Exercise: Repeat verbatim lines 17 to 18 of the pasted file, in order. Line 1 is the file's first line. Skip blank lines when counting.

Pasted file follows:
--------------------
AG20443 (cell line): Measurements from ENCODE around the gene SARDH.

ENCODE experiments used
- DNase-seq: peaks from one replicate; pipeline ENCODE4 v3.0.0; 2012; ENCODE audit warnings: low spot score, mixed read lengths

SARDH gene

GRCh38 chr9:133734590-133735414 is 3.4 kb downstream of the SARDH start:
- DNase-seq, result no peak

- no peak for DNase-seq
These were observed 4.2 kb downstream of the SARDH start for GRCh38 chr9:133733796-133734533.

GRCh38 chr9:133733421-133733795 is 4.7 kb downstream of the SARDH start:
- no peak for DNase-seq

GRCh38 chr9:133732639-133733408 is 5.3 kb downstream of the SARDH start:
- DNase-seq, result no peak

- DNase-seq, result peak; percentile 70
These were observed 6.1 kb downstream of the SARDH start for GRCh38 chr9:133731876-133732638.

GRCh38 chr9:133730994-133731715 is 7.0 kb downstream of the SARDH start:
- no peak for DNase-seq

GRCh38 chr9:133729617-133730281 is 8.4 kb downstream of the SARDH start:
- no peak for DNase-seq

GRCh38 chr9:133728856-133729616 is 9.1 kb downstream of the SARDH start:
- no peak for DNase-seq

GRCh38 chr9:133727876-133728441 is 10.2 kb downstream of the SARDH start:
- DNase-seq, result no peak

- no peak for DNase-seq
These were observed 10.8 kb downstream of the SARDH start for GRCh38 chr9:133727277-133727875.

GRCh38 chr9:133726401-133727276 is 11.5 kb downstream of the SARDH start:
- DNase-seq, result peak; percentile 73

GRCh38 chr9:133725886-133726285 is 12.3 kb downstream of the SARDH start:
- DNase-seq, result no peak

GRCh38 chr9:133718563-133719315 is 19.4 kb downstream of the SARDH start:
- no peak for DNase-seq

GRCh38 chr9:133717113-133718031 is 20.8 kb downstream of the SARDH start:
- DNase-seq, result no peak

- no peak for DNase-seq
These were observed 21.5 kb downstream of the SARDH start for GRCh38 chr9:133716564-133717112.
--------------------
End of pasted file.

GRCh38 chr9:133729617-133730281 is 8.4 kb downstream of the SARDH start:
- no peak for DNase-seq